The Adirondack chair, now synonymous with lazy summer days on a deck, began life as ‘the Westport chair’, named after a town on the edge of Lake Champlain.
Known in Canada as ‘the Muskoka chair’, the chair first came about as a project around 1900. A man named Thomas Lee challenged himself to design a truly comfortable outdoor chair one summer at his home in the Adirondack Mountains. Family members acted as guinea pigs, testing Lee’s prototypes and selecting their favourites.
Lee never meant for his chair with a sloping back and wide armrests to become a national sensation. He only wanted a few comfortable lawn chairs at his summer home. But when Harry Bunnell, a carpenter friend in Westport, needed a source of winter income, Lee offered him the design. Bunnell began building the chairs and selling them to local residents and a legend was born.
Since then, furniture designers have reinterpreted the form again and again.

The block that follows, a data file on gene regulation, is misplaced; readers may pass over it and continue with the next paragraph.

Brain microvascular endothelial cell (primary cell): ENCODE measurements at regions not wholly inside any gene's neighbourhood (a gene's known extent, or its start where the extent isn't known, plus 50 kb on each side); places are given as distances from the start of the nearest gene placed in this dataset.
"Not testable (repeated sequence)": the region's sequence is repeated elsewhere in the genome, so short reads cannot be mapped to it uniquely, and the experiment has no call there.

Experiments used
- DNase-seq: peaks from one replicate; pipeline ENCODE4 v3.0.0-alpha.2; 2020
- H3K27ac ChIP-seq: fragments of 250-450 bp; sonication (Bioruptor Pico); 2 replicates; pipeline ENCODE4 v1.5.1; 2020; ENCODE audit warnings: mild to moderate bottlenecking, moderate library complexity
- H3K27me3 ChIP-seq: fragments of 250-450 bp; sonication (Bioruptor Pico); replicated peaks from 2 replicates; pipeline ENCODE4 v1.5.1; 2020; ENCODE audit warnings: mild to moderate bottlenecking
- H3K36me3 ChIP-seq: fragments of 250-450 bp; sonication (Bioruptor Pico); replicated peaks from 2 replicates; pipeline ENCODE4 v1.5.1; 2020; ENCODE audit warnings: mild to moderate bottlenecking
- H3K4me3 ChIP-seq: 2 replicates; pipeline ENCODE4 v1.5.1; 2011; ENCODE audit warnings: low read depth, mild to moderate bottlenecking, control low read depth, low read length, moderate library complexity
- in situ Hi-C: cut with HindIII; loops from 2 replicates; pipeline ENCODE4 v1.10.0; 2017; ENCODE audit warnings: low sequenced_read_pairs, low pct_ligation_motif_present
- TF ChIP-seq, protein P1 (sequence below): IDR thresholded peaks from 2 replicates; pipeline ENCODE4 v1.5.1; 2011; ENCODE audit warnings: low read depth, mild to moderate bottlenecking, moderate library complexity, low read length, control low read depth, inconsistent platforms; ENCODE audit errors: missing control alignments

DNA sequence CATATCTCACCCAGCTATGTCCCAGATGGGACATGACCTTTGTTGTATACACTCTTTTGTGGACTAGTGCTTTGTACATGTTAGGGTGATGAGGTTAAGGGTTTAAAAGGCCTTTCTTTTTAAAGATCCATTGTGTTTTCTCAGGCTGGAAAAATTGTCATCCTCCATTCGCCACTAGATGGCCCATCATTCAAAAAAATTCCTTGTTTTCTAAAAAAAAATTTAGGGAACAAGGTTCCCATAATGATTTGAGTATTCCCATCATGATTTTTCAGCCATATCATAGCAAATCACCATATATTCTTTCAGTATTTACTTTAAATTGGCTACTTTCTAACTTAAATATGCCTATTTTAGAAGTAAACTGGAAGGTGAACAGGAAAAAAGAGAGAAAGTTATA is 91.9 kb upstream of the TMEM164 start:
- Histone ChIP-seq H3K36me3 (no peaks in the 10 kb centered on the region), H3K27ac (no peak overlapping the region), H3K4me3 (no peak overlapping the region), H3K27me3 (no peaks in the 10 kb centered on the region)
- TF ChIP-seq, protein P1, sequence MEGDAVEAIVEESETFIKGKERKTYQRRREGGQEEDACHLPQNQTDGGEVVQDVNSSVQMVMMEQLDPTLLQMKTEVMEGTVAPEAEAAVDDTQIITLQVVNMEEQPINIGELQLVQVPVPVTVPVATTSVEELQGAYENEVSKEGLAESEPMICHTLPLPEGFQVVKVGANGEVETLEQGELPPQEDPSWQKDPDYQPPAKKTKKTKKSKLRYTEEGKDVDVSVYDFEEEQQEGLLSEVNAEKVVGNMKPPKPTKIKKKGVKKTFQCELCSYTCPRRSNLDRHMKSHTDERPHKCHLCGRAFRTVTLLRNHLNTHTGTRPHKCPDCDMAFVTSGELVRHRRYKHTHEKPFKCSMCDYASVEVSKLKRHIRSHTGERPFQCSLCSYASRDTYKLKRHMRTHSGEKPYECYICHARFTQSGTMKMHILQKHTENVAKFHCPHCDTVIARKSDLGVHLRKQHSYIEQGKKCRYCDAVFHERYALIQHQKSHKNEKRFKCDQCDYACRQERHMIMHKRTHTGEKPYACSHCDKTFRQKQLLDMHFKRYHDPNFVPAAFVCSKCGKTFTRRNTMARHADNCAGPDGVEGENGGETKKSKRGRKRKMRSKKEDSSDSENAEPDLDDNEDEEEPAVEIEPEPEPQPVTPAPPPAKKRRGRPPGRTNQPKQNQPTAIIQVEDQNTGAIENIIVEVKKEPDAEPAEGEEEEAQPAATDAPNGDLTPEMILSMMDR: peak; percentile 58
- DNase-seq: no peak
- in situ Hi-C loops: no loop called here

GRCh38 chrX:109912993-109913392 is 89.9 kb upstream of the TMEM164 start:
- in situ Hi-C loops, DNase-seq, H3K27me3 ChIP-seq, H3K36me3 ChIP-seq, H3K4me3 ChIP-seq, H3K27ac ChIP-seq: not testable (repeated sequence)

The Double Section chair, made from plywood, was designed by Guatemala-based Piegatto studio.
The Pender chair by Propellor, based in Vancouver, reinterprets the archetypal Muskoka chair from a west coast perspective. Made from British Columbian red alder, the chair is finished with linseed oil and beeswax.
“I love the Adirondack chair,” says furniture designer and former Indiana University of Pennsylvania professor Christopher Weiland. “It’s the most American chair ever.” Weiland used the chair as the topic of a semester-long applied learning project. Students were instructed to conduct historical research and then render their interpretation of the chair. Selections of their work were then included as part of an exhibition held at the University Museum.
Matt Nauman‘s chair, made of maple and milk paint, was included in the 2008 exhibition.
Andy Scott created his interpretation from sycamore and steel.
Another work included in the exhibition was Neil Donovan’s chair, made of cherry, ash and leather.
These one-of-a-kind chairs from Etsy-seller Watts Cove Furniture are made of American Oak bourbon barrels.
“We make outdoor furniture for the modern lollygagger,” says Greg Benson, the founder of Loll furniture. Their modern interpretation of an Adirondack chair is constructed from 100% recycled and recyclable plastic, mostly from reclaimed post-consumer milk jugs.
The Rise Lounge Chair by Edwin Blue is hand-crafted with a wide, low stance that speaks to the original Adirondack design.
In this modern take on the Adirondack chair made from scrap lumber, the design is stripped down to a simple wooden wedge with an angled back and cantilevered arms.